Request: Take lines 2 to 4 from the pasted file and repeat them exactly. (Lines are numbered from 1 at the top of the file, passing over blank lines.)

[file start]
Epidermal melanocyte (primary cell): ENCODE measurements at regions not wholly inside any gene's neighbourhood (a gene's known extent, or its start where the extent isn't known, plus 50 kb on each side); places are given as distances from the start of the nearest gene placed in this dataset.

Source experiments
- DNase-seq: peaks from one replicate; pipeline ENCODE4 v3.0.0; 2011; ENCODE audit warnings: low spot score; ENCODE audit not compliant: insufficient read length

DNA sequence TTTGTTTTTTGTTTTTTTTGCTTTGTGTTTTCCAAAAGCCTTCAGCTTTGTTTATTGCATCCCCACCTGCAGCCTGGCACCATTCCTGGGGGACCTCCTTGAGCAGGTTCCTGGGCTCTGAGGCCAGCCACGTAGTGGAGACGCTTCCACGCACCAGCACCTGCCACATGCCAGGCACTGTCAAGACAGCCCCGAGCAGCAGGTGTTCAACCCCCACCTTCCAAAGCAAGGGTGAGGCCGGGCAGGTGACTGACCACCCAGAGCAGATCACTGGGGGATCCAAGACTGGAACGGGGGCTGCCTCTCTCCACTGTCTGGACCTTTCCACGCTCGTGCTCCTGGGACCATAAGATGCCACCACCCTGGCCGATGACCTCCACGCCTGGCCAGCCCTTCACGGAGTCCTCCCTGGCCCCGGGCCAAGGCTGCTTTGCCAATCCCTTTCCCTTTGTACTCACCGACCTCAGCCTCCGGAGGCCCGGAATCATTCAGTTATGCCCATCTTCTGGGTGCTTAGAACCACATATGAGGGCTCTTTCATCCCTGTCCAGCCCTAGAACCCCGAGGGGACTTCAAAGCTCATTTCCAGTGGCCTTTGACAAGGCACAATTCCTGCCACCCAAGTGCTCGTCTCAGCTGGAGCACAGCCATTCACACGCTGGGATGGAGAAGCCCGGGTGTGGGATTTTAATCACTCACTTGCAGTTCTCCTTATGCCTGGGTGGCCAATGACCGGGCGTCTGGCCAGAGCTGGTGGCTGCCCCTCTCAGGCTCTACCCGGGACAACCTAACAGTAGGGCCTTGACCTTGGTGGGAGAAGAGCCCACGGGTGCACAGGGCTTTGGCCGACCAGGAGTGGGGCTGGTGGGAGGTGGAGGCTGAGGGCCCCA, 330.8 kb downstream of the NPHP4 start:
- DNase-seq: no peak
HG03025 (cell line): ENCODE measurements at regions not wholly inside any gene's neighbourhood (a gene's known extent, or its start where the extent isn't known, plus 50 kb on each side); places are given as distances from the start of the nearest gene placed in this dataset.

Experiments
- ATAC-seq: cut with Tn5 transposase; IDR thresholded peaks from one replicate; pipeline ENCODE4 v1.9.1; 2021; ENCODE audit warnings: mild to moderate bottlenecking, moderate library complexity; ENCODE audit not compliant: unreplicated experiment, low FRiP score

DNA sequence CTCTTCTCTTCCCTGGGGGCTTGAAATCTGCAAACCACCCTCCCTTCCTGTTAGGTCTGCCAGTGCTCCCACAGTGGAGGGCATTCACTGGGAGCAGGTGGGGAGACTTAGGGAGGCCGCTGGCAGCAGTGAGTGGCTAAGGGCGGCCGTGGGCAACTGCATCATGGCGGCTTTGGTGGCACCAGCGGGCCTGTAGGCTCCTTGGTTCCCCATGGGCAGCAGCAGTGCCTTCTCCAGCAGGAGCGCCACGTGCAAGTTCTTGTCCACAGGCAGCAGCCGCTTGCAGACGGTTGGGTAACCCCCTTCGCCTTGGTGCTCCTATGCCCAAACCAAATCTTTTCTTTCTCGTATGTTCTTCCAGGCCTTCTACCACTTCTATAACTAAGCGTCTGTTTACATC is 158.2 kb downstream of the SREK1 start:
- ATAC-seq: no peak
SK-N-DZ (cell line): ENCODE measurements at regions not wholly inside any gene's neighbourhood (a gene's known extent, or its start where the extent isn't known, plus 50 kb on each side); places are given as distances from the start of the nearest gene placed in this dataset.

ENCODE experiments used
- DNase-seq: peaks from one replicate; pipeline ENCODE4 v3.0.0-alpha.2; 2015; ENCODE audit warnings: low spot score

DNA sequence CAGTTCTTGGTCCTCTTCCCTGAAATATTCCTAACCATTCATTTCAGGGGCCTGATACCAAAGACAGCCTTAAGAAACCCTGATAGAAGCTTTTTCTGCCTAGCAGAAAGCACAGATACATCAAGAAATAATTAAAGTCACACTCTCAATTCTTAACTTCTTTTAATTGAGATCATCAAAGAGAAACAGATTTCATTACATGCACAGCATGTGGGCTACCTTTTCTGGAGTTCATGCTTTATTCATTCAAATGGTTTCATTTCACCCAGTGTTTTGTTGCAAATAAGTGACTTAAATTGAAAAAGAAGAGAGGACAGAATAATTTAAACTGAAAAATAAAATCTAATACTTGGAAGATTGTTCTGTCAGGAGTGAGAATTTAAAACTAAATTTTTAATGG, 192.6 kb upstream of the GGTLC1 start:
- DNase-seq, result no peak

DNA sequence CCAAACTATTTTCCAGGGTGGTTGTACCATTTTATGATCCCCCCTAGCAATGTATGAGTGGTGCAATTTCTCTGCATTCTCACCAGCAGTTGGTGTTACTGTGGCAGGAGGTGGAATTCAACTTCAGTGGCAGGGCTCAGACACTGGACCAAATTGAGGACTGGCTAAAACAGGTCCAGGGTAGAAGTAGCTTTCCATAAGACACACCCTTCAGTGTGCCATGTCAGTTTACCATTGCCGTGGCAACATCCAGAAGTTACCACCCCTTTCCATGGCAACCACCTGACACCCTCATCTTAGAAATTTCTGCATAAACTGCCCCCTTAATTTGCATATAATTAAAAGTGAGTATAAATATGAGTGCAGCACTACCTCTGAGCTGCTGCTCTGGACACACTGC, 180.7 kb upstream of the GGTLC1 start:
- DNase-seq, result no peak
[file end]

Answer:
Source experiments
- DNase-seq: peaks from one replicate; pipeline ENCODE4 v3.0.0; 2011; ENCODE audit warnings: low spot score; ENCODE audit not compliant: insufficient read length

DNA sequence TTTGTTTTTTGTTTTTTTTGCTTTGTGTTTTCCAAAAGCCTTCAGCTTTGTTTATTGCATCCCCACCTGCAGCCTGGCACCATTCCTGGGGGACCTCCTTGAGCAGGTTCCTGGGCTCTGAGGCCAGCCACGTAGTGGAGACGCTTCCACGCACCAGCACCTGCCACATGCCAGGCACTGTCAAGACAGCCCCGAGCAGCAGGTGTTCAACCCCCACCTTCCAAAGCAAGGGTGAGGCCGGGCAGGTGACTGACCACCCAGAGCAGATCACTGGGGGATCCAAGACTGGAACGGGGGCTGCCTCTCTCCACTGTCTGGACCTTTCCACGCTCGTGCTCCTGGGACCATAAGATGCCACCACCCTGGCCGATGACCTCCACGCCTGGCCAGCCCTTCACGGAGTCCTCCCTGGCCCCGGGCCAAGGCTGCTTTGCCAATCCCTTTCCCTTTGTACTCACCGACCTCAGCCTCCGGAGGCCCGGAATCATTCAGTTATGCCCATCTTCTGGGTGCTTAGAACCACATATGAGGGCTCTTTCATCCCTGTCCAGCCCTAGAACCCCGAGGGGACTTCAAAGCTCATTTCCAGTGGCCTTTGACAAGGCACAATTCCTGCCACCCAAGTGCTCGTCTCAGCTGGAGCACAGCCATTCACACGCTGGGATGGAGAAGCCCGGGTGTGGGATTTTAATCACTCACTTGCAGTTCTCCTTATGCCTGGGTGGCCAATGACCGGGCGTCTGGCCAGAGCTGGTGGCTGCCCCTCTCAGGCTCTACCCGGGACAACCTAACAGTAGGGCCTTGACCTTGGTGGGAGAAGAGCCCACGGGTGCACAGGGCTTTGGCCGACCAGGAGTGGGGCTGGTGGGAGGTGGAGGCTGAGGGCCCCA, 330.8 kb downstream of the NPHP4 start: